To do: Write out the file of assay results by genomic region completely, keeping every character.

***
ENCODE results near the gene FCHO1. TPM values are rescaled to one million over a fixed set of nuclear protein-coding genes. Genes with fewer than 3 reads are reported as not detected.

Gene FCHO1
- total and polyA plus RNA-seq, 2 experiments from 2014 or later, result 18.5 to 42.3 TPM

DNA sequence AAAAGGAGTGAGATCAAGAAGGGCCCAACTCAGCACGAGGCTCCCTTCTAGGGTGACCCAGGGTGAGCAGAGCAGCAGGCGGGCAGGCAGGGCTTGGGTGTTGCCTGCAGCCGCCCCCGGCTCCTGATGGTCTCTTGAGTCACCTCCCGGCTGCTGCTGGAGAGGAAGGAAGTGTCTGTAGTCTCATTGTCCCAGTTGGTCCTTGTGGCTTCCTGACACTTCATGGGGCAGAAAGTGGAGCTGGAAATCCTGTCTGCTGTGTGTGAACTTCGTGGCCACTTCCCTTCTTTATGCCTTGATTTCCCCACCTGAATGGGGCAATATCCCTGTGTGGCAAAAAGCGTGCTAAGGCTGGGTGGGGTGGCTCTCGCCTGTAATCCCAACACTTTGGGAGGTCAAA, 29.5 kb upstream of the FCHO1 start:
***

ENCODE results near the gene FCHO1. TPM values are rescaled to one million over a fixed set of nuclear protein-coding genes. Genes with fewer than 3 reads are reported as not detected.

Gene FCHO1
- total and polyA plus RNA-seq, 2 experiments from 2014 or later, result 18.5 to 42.3 TPM

DNA sequence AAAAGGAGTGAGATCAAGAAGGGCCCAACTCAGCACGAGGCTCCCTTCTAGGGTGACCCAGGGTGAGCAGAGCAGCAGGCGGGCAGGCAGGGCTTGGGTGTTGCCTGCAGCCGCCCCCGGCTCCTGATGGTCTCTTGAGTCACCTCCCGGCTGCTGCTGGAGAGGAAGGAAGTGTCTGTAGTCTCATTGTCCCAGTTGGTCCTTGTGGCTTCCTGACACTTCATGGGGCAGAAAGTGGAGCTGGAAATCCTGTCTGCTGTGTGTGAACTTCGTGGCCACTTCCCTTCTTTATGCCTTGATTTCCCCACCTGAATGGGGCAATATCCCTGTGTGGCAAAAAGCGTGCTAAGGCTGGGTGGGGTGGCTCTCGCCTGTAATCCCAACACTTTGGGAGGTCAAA, 29.5 kb upstream of the FCHO1 start: